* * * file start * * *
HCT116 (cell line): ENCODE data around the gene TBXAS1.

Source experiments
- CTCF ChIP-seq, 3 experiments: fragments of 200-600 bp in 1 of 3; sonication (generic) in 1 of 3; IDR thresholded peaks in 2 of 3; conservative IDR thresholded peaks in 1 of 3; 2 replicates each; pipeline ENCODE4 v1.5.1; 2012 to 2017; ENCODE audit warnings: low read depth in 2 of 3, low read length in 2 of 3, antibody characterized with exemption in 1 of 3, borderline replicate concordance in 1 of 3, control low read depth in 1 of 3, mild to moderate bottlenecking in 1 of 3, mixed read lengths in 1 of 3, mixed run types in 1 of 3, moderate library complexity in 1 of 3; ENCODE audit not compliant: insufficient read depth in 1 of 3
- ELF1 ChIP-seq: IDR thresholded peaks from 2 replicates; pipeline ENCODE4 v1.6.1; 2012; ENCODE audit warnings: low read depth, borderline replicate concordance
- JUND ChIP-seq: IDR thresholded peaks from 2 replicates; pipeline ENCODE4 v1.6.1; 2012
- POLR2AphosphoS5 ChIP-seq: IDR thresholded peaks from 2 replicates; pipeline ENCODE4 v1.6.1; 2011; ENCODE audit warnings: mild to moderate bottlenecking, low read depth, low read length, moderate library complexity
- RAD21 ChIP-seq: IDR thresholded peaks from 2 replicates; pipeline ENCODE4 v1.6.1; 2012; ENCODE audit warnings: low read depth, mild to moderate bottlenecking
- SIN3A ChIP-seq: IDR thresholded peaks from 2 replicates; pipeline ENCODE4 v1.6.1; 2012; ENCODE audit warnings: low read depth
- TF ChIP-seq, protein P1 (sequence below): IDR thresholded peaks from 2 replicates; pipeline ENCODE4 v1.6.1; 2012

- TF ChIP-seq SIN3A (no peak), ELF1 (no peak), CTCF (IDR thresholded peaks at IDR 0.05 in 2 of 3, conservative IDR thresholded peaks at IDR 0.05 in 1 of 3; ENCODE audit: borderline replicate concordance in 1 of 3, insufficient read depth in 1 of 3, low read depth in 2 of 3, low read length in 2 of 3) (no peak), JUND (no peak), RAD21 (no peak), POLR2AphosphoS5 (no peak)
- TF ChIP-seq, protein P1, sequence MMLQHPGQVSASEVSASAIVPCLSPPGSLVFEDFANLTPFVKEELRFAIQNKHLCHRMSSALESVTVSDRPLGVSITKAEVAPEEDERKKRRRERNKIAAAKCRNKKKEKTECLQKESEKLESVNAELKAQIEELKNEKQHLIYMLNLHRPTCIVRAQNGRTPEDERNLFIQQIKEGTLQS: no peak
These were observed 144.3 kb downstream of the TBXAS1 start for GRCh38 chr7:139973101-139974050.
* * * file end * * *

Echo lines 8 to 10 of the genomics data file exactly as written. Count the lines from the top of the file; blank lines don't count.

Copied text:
- SIN3A ChIP-seq: IDR thresholded peaks from 2 replicates; pipeline ENCODE4 v1.6.1; 2012; ENCODE audit warnings: low read depth
- TF ChIP-seq, protein P1 (sequence below): IDR thresholded peaks from 2 replicates; pipeline ENCODE4 v1.6.1; 2012

- TF ChIP-seq SIN3A (no peak), ELF1 (no peak), CTCF (IDR thresholded peaks at IDR 0.05 in 2 of 3, conservative IDR thresholded peaks at IDR 0.05 in 1 of 3; ENCODE audit: borderline replicate concordance in 1 of 3, insufficient read depth in 1 of 3, low read depth in 2 of 3, low read length in 2 of 3) (no peak), JUND (no peak), RAD21 (no peak), POLR2AphosphoS5 (no peak)